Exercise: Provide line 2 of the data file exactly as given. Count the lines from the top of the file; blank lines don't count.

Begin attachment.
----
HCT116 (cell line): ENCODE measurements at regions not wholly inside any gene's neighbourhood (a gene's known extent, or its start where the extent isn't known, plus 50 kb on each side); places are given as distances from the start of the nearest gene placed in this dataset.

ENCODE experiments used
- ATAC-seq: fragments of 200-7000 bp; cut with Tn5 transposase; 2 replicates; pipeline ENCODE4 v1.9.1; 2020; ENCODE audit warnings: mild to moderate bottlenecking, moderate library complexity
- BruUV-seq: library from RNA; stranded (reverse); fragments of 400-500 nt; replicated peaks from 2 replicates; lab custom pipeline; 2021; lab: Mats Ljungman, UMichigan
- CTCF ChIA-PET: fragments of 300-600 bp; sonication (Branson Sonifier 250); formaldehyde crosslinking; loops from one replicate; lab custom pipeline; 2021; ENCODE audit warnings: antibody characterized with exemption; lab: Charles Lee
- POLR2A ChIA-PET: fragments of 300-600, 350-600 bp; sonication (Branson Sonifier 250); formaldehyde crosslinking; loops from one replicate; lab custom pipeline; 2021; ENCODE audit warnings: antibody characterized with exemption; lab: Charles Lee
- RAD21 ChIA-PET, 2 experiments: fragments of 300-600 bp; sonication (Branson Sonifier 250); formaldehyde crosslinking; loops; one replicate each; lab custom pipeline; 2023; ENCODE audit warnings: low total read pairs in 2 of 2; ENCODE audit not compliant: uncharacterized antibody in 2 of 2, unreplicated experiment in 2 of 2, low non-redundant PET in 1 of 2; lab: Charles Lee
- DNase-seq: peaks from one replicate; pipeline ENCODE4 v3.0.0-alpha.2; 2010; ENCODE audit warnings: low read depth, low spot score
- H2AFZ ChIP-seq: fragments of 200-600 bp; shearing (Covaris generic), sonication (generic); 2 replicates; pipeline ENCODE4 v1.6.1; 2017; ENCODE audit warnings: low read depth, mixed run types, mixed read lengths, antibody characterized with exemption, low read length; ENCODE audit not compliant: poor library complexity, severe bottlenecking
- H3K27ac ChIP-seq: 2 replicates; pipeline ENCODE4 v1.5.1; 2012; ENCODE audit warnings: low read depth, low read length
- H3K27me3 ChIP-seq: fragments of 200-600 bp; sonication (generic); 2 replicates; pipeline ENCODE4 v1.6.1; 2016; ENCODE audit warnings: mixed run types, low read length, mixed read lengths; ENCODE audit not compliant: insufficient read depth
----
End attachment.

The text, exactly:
ENCODE experiments used